Although considerably less well attended than the two previous meetings, the Culver Community school board were presented with two agenda items of major interest to the corporation at their Monday night meeting.
The first item on the agenda was a public hearing on the academic probation status of Culver High School. Principal Albert Hanselman was in charge of the presentation to the board and public. Hanselman stated that recent scoring for the high school showed student performance levels below 50 percent and improvement at only 3 percent. For the current year there is a score of 12.4 negative percent. The results of this testing puts the school on academic probation for a period of three years.
Hanselman then proceeded to show how the scores varied between the fall and spring testing and questioned the method of scoring by the Board of Education due to the wide discrepancy in the percentages. For the class of 2012 (juniors) the initial testing showed only 49.2 percent passed English and 43.8 percent passed Algebra. In the following test period, 69 percent passed the English phase of the test and 60.6 percent passed the Algebra. Students must pass these tests in order to graduate. After the opportunity to retest, 80.1 percent have now passed, which puts the class in an "exemplary status".
"I question the validity of the testing process." Hanselman said.
Steps taken to improve the academic standards include securing the services of a writing coach for English, remediation classes, reading classes, E20-20 services on line (E standing for education), and realigning teaching staff. There will be acuity exams for math which will highlight the strength and weakness of each student plus curriculum realignment and staff realignment.
Asked how many students were in the Junior class by Jim Wentzel, board member, Hanselman said there are 57, the lowest class number in recent history. Ken VandePutte, member, asked if Culver had been in a similar probation situation and Hanselman noted that two to three years ago Culver was on a probationary status for one year.
The method of testing was an item of interest for the board. Testing for ISTEP is done electronically and more than a few problems have occurred in the process, Hanselman noted. Due to the high volume of students taking the test, the testing network becomes overloaded and students are "locked out" of a test for times ranging between four to twenty minutes at a time. Noting the high incidence of this lock out between 10 and 11 AM, the DOE's suggestion was "don't test between the hours of 10 and 11 AM. The lockout situation is traumatic to the students taking the test and increase the stress level Hanselman said. Ed Behnke, member, said "We tested the state and they failed." By 2014 to 2015, there will be no more ISTEP testing but a nationwide standard test. At this time, 48 of the 50 states have signed on for the standard nationwide testing.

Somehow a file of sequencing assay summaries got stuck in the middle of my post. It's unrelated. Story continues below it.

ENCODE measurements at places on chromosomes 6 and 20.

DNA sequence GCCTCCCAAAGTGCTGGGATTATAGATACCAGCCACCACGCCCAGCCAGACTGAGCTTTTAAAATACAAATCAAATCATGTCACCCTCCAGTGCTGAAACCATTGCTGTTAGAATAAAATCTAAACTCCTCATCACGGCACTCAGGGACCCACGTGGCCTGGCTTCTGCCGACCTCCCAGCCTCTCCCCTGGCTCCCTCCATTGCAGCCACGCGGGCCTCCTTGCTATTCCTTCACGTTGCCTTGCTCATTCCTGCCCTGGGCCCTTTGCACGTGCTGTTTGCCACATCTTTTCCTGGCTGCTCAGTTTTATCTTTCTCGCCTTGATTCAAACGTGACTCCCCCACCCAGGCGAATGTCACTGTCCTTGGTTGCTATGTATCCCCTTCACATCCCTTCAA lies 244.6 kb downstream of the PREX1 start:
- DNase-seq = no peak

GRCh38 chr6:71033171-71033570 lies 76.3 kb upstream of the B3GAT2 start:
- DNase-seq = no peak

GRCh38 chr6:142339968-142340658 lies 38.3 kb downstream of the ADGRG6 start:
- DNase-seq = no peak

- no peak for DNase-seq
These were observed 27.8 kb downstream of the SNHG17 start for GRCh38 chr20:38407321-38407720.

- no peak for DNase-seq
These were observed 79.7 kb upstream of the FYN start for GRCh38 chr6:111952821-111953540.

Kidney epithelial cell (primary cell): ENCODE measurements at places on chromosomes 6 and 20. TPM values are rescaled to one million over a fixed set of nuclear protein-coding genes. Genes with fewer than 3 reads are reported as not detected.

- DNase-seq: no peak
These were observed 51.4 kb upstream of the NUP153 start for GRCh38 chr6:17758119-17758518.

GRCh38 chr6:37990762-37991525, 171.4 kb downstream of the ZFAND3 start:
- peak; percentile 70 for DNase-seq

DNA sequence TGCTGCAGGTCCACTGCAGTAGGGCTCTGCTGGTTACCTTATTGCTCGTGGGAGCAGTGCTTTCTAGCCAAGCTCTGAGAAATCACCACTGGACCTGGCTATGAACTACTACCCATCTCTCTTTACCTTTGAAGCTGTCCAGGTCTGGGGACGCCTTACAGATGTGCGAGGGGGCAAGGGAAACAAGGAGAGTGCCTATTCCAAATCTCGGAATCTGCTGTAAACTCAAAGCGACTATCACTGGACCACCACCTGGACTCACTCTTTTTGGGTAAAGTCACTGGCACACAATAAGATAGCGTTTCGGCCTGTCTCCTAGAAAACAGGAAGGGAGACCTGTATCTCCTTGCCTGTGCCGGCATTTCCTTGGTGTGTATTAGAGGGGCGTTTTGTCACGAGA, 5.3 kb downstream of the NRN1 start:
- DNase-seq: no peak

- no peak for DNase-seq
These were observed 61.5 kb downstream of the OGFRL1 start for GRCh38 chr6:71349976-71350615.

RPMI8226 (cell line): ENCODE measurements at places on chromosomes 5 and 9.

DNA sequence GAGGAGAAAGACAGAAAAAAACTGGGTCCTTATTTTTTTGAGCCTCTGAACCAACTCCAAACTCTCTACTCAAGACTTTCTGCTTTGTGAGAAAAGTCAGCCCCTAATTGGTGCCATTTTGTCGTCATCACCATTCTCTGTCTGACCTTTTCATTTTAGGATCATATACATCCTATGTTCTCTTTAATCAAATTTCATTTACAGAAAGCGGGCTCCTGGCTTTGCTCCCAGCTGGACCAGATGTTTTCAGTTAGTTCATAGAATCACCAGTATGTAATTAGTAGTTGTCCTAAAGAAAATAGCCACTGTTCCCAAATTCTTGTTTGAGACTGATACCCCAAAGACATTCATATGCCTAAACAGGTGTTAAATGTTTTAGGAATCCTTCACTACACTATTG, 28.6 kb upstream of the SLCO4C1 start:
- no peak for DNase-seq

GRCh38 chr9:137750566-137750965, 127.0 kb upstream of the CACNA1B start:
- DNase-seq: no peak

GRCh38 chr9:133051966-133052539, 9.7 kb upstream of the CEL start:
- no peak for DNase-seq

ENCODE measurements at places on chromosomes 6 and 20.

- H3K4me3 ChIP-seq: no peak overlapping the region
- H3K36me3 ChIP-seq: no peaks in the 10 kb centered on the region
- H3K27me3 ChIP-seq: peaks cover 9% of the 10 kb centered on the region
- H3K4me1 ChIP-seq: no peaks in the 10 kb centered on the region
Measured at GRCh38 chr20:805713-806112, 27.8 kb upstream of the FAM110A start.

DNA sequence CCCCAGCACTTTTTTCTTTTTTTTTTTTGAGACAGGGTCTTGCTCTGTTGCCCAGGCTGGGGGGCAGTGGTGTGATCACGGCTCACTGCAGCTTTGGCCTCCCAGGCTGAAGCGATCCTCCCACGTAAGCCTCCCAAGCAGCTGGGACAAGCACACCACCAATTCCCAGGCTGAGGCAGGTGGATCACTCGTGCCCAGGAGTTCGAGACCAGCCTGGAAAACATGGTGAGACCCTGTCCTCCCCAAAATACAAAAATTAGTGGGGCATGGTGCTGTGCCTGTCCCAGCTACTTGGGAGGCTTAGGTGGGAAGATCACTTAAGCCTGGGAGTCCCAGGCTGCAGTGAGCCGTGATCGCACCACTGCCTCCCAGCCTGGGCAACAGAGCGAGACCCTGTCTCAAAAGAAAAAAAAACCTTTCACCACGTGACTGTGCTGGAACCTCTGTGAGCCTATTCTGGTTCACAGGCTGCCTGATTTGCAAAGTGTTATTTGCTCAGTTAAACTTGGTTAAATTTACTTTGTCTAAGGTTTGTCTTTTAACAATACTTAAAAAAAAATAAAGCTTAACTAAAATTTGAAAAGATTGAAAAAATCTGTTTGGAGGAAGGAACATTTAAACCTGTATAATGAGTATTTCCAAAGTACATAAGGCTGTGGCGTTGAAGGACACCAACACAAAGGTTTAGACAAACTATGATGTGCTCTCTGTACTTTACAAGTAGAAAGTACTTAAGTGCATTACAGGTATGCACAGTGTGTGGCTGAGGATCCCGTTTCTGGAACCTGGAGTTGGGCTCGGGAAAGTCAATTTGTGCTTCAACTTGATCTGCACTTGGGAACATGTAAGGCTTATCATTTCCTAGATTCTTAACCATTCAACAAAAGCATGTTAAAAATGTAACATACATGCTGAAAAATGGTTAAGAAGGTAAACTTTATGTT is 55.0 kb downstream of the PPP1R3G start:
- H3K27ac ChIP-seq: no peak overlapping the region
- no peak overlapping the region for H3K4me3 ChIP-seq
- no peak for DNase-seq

The next item of interest regarded a High School/Middle School One to One Technology Initiative. Along with Daniel Medesi, who is in charge of the computer programming and technology, Hanselman presented the idea to provide Apple IPad 2's to the middle and high school student body beginning in August of 2011.
There would be a three year lease with Apple to provide the 515 IPads, plus the bags and maintenance for a cost of $150,000 per year. Brad Schuldt, superintendent, and Tom Bendy, treasurer, told the board the money was already in the budget for next year in the Capital Projects fund. There will be less money spent on other technology such as providing more laptops. Schuldt noted there would still be 90 laptops available for student use but said there is considerable difference in cost between a laptop and IPad with the laptop costing approximately $1,000. There will be no cost to parents unless they wish to insure the device as each student will be responsible for their IPad. Behnke asked what students who didn't have a wireless connection at their home would do for homework assignments. Hanselman said that teachers would not give homework assignments to any student who did not have the connection.
Hanselman and Medesi gave an impressive presentation on the flexibility of the IPad and the numerous educational applications available to the student. They noted this is the wave of the future and most students are already well equipped to manage the new technology. Any apps a student might choose to download will be monitored by the school's service and discontinued immediately if not appropriate. They also noted the device has a 10 hour battery supply and chargers will be available in school and in the home.
Some of the applications suitable for student use were displayed including the dictionary application, allowing immediate access to definitions, video slide shows for presentations and the DRAGON program that is a speech to text application. The student merely speaks the text into the device and it translates into written text. While presently not replacing all textbooks, Hanselman said books as we know them now, will soon be a thing of the past. More and more Ebook applications are available through local libraries.
Although a vociferous opponent to Apple ordinarily, member Ed Behnke, made the motion to support the request for the One to One Technology Initiative which will make Culver one of the first in Indiana to go electronically. The board approved the issue.
In other business, Jerry Hollenbaugh's contract was approved as vocational director for another year. High School and Middle School handbooks were examined and will be approved.